Unstable characters, sometimes naughty, Natasha Choufani embodies them wonderfully. Such was her role in Dolly in Khtarab el Hay, who revealed her to the public. However, young and talented, the actress also composes poems and defends women. Interview.
1-Natasha Choufani, you are a multidisciplinary artist, which form of art is the dearest to your heart?
Acting. I loved this form of art since my childhood. I also love to paint and compose poems, but I concentrate all my energy on my job as an actress.
2-You often choose to embody problematic characters like your role in Khtarab el Hay. Do you have a vicious side in your personality?
I do not choose these roles. They are offered to me. In Lebanon, when they see a person playing a certain type of role, they typecast her. That’s why, I’m always given these difficult roles because they think I’m able to play these kinds of characters, complex personalities. I recently played nice characters. It was a good change and I was satisfied. I was able to make the switch. We all have a dark side in our personality, the good side, the bad side. As an actress, I have to know myself, to know what are my weak points, my strengths, and my dark points. If I go through a certain situation, will these aspects of my personality be revealed? Perhaps. We never know what happens when we are pushed in certain situations, depending on our education and many other factors.
3- To what extent your dark side helps you to portray your character?
We all have this dark side, personally, I use it to feel empathy towards my character, no matter how bad this woman is. I must always feel empathy for her, to be able to represent her. I usually find common ground with the character, on which I base myself to give my character her own personality, even if it’s not the one I’d like to have. As actresses, we are supposed to know who we are, otherwise, we will never succeed in playing roles.
4- In Bilahza you were Ziad Borji female friend, do you believe in friendship between men and women?
In Bilahza, I was actually in love with him, he found friendship in me. Most of the time, in male-female friendships, there is always one side more inclined towards a relationship than another. I do think it’s possible. I do have good friends males and we have been friends for a long time, developing that kind of platonic relation. Most of the time, one side is inclining towards something, but it does happen that friendship can exist between a man and a woman.
5- What role would you like to perform in the future?
I would like to play the role of a strong female character, overcoming obstacles, fighting for herself, the role of an independent woman, not a victim. I think that the roles of victims in our television series abound. We should really work to change this idea. I have interpreted roles of mentally unstable women, emotionally destructured women, demolished and destroying everything. I would rather play the role of a woman leader, surrounded by people who rely on her, who push her for the better, which is strongly linked to the empowerment of women.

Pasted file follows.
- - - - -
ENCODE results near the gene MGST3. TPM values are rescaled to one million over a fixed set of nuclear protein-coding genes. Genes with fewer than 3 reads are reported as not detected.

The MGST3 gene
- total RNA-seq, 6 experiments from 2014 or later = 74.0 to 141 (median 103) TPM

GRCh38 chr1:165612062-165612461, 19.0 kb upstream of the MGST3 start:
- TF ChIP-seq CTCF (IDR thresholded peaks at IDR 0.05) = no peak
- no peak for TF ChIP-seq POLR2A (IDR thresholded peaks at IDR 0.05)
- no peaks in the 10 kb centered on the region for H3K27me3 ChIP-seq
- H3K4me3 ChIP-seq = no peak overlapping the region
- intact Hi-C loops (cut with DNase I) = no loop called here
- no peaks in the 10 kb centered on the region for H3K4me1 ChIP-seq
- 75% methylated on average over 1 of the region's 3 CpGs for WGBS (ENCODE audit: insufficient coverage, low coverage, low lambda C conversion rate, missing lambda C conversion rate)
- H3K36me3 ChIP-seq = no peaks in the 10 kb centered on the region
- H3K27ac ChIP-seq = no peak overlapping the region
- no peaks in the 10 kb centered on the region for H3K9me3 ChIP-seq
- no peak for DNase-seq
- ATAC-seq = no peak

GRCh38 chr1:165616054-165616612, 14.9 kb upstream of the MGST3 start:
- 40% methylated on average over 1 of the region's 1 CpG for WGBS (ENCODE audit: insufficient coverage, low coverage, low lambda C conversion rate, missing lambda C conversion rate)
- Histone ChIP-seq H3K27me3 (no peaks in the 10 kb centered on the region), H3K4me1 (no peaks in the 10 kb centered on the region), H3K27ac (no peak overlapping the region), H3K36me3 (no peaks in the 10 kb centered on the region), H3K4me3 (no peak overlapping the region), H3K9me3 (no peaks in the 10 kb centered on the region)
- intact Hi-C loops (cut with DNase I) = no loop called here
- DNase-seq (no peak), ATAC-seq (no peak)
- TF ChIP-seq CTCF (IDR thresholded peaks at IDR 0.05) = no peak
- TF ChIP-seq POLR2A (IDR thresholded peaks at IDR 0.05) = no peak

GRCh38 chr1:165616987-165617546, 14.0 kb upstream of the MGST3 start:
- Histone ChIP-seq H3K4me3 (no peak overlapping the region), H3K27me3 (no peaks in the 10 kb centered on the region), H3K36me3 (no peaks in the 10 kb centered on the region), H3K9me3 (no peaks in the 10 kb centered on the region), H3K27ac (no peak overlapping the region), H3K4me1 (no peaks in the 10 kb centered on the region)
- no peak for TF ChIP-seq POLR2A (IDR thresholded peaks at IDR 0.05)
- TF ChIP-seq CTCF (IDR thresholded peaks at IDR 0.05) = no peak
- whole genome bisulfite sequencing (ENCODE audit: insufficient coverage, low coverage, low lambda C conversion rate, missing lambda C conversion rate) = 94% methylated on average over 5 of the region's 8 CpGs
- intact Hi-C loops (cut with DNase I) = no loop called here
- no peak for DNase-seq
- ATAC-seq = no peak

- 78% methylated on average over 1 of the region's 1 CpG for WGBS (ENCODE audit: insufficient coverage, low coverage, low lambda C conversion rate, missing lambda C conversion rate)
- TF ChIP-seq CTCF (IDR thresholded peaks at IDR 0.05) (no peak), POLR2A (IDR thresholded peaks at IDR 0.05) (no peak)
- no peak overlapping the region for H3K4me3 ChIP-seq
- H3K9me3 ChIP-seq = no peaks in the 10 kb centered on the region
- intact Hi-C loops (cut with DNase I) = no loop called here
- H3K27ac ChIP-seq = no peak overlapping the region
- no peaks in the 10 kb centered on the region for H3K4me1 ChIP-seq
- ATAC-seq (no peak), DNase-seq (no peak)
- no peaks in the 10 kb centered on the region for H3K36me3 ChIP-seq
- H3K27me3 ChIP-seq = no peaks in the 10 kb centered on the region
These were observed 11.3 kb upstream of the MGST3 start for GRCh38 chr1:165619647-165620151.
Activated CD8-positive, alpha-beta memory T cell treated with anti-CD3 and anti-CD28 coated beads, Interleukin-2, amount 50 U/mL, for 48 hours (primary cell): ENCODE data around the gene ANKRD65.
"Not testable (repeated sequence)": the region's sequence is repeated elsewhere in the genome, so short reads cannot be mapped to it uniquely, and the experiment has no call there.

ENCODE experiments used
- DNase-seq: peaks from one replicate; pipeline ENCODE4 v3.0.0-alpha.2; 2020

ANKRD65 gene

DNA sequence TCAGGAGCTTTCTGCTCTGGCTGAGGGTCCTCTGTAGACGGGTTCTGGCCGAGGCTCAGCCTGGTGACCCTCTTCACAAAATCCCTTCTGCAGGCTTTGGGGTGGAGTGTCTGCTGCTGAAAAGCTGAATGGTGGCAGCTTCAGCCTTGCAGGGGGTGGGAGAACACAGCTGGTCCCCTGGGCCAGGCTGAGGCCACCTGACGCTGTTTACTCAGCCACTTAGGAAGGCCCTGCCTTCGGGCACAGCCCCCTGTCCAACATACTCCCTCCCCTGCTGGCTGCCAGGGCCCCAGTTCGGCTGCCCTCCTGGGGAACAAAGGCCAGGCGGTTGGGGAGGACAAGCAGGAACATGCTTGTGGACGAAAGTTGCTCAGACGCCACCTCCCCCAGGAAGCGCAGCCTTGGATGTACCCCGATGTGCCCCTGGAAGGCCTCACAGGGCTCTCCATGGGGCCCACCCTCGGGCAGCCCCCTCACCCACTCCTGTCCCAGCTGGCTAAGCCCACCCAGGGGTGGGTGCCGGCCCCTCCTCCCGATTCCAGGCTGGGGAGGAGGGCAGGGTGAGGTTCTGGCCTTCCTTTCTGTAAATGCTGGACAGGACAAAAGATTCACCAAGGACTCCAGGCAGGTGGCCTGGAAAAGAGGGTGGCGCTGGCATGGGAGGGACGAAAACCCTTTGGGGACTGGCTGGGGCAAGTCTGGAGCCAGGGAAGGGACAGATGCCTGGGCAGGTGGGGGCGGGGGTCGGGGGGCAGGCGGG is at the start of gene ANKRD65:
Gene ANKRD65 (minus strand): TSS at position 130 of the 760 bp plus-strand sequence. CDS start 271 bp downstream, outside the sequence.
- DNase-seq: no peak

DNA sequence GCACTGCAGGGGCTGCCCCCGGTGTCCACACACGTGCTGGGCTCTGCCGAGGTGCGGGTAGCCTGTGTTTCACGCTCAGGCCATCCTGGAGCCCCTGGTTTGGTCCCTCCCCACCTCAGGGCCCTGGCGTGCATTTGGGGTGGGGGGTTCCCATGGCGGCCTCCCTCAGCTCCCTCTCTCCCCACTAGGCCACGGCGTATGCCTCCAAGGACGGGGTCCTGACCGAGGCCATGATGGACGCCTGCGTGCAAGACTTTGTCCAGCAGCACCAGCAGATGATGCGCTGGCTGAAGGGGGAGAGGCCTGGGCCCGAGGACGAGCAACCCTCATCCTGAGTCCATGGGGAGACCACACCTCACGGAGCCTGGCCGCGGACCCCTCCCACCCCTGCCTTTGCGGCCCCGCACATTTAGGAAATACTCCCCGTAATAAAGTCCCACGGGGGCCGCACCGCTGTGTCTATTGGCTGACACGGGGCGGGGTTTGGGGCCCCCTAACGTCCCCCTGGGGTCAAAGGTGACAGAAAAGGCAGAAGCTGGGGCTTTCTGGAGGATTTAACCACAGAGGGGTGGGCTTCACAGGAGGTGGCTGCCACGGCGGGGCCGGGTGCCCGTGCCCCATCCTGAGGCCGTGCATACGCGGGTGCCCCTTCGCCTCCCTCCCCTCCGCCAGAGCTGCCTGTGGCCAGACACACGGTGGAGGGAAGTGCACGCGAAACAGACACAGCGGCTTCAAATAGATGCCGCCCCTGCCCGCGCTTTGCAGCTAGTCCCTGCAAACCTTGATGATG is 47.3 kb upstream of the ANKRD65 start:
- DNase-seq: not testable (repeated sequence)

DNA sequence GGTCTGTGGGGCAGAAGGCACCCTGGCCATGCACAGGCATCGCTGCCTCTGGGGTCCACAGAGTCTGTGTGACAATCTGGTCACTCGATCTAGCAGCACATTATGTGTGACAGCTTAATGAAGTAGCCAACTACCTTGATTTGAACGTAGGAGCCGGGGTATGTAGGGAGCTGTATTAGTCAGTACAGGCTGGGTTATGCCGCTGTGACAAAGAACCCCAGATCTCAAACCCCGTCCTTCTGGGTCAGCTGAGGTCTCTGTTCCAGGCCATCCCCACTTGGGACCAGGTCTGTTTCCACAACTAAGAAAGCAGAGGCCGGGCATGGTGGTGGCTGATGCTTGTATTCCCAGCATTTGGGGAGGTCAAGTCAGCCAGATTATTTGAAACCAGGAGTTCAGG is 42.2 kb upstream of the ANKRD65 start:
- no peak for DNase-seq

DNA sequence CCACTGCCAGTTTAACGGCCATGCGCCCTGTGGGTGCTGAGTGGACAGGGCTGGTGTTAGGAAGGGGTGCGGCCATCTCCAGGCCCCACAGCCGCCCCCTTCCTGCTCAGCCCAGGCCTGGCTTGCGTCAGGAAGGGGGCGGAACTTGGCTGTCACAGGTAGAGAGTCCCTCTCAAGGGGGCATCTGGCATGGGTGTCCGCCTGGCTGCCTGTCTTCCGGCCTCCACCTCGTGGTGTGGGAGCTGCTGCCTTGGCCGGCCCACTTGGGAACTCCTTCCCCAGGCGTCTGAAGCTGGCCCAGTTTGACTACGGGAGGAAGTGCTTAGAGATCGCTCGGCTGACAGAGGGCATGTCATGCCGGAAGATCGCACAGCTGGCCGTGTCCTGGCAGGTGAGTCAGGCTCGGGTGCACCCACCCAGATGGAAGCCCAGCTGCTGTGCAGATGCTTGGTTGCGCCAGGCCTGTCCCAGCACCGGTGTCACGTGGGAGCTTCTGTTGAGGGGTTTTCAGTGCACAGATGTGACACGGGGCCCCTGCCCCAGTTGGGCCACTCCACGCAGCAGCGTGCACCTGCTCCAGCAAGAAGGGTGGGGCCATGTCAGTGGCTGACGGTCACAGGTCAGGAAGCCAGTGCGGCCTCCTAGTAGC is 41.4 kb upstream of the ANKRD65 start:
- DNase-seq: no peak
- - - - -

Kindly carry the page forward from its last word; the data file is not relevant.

6-What do you think of Lebanese actresses of your generation?
I’m really happy because my generation includes many actresses, who work really hard and do their best, creating and studying their characters, not just their appearance. They also focus on the quality of their work and their ability to excel. Even if some actors still stagnate, there is a new generation of very strong actors. I’m talking about those who are currently making a difference in the entertainment industry, who will continue to do so, to give it an added value. I think this is really important.
7-Tell us about your struggle for women’s empowerment …
I have always been a women’s rights activist, fighting for female empowerment. I took part in Mish Bassita, a campaign against sexual harassment. Currently, I am working on the ground, against sexual violence, on the basis of research conducted with a large number of women. My background is related to journalism and not only to acting. Escwa invited me to read my poem «When you lose your body» at the conference organized as part of International Women’s Day. My poem described the consequences of what a woman experiences after being sexually assaulted, or raped. I told their stories in the poem by giving different examples of how she feels. She feels she has lost her body not only when she is attacked or raped, but gradually every day when society refuses to believe her and protect her, even when society begins to judge her. Lose control of what was once yours. Nobody realizes how important it is to protect the recovery of the woman who has been raped.
8- How to act concretely to improve women’s rights?
By working on improving the laws: a law promulgated in the past has not been completely abolished. It stipulates that a raped woman must marry her rapist. The logic behind all this was to hide the scandal, but no one takes into account the type of trauma that this woman might experience when marrying her rapist. I refer to this law to explain to what extent the feelings and emotions of a woman are considered insignificant. Our society excels in hypocrisy. In front of a really weak person, rather than protecting her, society attacks her more. Interview Conducted byRita Saadé.